“That would be disastrous because it would create civil war and it would create more refugees running away from Libya,” he said.

Vella also raised the alarm on Haftar’s contacts with Russia, that Moscow, which has funded Haftar, had a strategic interest in establishing a foothold in the central Mediterranean.

“It’s very difficult to predict what’s going to happen. We all know the Russians’ dreams have always been to have [military] bases in the Mediterranean,” he said.

According to Vella, on 12 January, Haftar toured Russia’s aircraft carrier, the Admiral Kuznetsov, as it was sailing from Syria. He also held a video call with Russian Defence Minister Sergey Shoygu.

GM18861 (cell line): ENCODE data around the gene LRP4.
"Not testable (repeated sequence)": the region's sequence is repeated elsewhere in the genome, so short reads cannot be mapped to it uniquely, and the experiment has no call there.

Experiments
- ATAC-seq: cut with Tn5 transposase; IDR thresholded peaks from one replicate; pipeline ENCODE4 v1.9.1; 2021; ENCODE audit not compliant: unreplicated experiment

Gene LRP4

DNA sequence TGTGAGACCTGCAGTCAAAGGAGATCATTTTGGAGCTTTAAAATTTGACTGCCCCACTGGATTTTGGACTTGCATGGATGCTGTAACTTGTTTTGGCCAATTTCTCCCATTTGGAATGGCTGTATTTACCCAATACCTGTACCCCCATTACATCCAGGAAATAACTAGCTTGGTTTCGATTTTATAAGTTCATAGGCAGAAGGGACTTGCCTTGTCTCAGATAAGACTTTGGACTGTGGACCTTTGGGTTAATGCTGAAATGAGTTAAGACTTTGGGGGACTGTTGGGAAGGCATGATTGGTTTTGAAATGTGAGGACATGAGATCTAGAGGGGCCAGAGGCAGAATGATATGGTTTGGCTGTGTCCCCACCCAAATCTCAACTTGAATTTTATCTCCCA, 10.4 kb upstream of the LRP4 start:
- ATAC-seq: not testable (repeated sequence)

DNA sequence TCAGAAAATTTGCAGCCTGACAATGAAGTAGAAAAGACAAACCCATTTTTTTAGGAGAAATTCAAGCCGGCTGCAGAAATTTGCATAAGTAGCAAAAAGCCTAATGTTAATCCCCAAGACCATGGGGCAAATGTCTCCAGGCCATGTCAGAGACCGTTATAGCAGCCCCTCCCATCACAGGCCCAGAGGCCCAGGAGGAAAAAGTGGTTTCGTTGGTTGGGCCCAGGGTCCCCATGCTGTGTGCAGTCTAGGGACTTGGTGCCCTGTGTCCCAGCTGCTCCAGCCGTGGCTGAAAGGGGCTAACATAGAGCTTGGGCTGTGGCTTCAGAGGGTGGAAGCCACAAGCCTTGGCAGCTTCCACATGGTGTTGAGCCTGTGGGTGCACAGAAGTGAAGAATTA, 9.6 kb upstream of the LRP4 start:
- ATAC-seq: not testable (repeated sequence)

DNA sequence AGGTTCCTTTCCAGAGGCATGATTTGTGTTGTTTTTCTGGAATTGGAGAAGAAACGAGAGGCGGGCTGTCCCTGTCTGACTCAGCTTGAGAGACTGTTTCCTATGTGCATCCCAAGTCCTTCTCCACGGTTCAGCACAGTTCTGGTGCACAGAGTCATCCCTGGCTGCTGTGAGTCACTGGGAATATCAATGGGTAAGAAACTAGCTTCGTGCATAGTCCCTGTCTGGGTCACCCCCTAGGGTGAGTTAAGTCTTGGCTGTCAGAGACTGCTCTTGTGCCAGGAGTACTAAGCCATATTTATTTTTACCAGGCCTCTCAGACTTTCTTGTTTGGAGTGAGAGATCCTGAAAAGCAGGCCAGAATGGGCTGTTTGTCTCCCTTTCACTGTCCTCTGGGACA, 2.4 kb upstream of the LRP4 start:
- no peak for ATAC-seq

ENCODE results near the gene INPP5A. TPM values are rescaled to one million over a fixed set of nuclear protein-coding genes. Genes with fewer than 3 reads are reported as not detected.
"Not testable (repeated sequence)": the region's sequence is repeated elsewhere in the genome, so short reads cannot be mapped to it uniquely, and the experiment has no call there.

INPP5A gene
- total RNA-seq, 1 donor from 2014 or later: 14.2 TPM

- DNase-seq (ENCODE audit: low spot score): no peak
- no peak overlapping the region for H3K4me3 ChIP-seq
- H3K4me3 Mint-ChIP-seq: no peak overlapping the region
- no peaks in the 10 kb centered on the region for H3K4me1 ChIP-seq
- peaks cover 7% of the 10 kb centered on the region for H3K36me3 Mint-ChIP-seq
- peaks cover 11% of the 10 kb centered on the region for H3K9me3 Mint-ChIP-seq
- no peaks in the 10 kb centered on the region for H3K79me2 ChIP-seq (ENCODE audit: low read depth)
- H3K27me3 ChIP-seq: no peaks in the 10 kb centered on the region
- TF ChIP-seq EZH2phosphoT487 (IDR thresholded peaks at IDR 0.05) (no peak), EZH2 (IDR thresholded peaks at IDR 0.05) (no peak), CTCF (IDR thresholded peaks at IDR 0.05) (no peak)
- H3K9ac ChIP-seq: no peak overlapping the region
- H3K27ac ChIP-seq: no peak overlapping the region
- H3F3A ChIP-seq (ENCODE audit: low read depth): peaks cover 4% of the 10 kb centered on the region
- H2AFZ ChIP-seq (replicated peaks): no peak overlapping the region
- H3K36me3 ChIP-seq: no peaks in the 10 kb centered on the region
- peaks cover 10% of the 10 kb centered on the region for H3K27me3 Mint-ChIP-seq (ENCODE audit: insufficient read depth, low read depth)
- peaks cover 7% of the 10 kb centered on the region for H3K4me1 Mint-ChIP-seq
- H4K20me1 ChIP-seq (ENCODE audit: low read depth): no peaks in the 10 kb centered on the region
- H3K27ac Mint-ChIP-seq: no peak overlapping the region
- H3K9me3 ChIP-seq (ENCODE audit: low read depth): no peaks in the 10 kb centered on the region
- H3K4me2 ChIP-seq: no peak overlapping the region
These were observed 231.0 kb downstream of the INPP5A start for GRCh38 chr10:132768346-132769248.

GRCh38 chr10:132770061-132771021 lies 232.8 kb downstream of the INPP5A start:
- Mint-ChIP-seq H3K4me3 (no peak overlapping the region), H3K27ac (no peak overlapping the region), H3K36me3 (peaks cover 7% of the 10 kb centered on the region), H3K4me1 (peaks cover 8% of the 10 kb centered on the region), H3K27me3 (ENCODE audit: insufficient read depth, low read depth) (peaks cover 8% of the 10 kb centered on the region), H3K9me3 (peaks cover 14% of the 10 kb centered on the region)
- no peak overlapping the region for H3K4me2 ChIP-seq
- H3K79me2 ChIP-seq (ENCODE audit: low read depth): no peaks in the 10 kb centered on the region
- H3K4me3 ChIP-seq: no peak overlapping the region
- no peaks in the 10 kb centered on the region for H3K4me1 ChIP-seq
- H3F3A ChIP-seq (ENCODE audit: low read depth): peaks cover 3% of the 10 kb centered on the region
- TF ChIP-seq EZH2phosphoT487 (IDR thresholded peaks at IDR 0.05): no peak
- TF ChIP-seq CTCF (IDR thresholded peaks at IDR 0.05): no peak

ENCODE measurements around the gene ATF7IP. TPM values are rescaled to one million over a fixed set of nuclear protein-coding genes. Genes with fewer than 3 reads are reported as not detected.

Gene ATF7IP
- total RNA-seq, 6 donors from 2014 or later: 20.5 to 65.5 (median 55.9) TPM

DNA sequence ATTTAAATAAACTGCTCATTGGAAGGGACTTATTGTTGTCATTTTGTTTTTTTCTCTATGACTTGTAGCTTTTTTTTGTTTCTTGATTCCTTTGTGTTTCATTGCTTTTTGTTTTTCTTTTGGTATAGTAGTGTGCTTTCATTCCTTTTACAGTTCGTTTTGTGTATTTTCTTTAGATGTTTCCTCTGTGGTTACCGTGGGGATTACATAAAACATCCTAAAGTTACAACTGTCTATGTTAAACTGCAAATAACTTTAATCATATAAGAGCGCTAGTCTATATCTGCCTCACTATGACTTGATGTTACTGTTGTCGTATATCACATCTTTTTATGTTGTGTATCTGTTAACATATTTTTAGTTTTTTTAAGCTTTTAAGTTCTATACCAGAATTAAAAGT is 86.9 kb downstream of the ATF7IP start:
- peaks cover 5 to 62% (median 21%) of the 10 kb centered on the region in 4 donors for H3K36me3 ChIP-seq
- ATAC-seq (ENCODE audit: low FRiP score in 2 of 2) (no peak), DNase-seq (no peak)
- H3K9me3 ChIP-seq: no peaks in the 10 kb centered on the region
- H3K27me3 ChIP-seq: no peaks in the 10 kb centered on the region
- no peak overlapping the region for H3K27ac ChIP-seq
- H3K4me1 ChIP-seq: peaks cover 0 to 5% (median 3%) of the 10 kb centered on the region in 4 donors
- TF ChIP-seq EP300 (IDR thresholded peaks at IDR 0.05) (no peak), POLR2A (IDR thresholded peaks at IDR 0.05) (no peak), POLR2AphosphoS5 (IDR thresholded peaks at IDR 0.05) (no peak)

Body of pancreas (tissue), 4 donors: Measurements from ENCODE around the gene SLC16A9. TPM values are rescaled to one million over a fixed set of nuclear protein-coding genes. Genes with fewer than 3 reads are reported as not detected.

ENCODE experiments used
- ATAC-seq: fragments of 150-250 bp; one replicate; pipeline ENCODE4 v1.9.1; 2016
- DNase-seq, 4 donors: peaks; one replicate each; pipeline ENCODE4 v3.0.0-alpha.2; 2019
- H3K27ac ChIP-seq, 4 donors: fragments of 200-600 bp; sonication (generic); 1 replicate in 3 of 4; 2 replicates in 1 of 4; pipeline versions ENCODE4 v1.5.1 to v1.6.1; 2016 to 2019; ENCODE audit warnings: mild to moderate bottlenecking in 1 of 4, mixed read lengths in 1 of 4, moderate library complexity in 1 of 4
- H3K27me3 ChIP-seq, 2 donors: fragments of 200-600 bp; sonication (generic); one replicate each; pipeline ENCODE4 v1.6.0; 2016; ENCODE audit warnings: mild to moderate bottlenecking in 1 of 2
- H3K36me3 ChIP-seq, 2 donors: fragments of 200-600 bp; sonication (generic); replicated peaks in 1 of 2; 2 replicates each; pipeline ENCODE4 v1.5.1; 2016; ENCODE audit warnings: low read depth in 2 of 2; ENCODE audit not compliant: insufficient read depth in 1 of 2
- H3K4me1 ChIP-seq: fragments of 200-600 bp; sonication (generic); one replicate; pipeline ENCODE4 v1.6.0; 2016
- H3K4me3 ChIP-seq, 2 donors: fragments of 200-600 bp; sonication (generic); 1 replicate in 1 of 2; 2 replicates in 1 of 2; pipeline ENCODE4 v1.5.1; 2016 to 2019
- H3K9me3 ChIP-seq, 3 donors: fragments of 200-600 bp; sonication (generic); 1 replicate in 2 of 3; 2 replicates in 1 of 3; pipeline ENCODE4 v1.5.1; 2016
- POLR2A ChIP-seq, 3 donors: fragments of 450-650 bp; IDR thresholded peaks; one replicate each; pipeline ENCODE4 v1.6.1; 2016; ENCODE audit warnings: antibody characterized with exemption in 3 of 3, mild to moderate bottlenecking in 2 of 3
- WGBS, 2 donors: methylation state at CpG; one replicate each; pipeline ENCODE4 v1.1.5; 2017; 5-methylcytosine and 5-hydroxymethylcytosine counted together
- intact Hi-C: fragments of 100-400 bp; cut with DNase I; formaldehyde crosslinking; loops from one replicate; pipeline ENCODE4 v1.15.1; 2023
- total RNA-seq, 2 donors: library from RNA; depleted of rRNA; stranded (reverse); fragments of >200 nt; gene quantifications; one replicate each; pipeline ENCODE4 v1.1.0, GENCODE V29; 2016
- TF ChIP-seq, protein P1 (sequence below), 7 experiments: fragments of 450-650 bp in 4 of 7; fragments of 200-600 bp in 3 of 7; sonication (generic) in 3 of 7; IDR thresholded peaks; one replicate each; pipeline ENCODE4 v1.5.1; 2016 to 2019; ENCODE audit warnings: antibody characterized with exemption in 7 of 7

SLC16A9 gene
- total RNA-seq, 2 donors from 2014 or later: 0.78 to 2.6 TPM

Maltese Foreign Minister George Vella
Maltese Foreign Minister George Vella. Photo:

Another warlord, Khalifa Ghwell, tried to stage an anti-government coup in Tripoli on 12 January, highlighting the fragility of the country, Vella said.

“Libya is on the brink of becoming a failed state,” he warned. He recalled that this is happening amid the Malta-led EU efforts for the past six months to reach a deal with the Libyan government in Tripoli to stem the flow of refugees to Europe.

The outgoing US ambassador to the EU, Anthony Gardner, said Russian president Vladimir Putin was not a partner for the West.

“To think that Russia is somehow seeking to promote our shared agenda is folly,” he said.

European politicians’ suspicions are not unjustified. Over a year ago, Israeli expert and rabbi Avraham Shmulevich gave a detailed account of the Russian agent network in the Middle East and the Kremlin’s role in the creation of Islamic State.